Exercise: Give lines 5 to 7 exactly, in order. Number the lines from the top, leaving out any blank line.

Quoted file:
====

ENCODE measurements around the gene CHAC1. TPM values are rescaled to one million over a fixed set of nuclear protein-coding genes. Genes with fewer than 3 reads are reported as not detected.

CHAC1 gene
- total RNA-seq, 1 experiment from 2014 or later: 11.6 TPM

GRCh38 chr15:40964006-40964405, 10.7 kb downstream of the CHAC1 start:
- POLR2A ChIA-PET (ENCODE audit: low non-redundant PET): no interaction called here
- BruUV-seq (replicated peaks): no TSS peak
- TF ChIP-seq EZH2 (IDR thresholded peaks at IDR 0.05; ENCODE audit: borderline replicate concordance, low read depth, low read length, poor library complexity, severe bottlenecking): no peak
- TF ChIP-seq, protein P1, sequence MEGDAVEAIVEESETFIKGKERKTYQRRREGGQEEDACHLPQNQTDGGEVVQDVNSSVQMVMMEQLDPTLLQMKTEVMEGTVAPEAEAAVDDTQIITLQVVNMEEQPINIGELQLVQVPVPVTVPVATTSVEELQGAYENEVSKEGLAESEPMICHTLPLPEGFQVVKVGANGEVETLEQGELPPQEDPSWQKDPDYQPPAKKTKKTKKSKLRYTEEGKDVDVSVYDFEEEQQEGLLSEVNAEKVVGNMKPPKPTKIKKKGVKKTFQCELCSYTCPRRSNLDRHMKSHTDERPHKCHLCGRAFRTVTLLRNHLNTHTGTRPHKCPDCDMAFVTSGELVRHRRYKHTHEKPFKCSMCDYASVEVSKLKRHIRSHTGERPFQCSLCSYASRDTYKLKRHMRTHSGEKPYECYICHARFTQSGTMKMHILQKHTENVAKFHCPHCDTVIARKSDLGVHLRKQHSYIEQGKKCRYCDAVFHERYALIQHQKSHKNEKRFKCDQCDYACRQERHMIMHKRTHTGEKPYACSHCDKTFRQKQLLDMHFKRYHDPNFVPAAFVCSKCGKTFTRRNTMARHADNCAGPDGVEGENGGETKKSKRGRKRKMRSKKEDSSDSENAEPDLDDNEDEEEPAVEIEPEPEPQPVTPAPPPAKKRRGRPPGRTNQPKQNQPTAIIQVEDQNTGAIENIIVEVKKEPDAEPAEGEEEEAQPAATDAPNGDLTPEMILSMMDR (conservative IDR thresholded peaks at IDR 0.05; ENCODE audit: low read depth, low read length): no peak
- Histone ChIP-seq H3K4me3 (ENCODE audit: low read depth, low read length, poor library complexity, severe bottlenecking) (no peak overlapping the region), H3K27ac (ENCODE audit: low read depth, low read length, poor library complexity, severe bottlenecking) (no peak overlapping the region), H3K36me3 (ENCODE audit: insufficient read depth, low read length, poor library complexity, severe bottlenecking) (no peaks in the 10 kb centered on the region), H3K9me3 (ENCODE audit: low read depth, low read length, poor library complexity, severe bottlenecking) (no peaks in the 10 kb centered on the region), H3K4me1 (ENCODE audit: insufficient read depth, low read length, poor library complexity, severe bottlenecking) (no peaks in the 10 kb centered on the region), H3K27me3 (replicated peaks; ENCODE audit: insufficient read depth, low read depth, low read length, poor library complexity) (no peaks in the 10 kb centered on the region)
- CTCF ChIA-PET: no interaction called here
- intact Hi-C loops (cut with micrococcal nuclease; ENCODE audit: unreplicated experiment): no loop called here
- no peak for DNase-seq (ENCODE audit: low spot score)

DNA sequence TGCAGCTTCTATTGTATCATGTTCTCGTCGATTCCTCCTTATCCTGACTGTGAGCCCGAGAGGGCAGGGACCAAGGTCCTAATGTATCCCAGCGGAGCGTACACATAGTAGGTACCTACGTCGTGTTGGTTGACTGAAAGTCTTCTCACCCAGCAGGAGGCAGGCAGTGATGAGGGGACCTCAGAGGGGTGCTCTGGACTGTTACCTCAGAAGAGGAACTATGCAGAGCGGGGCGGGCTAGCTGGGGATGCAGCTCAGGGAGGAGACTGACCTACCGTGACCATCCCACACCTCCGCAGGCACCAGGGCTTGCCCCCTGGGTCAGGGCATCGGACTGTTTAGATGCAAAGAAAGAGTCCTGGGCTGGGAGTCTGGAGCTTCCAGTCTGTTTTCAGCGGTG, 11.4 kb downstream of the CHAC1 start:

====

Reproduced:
- POLR2A ChIA-PET (ENCODE audit: low non-redundant PET): no interaction called here
- BruUV-seq (replicated peaks): no TSS peak
- TF ChIP-seq EZH2 (IDR thresholded peaks at IDR 0.05; ENCODE audit: borderline replicate concordance, low read depth, low read length, poor library complexity, severe bottlenecking): no peak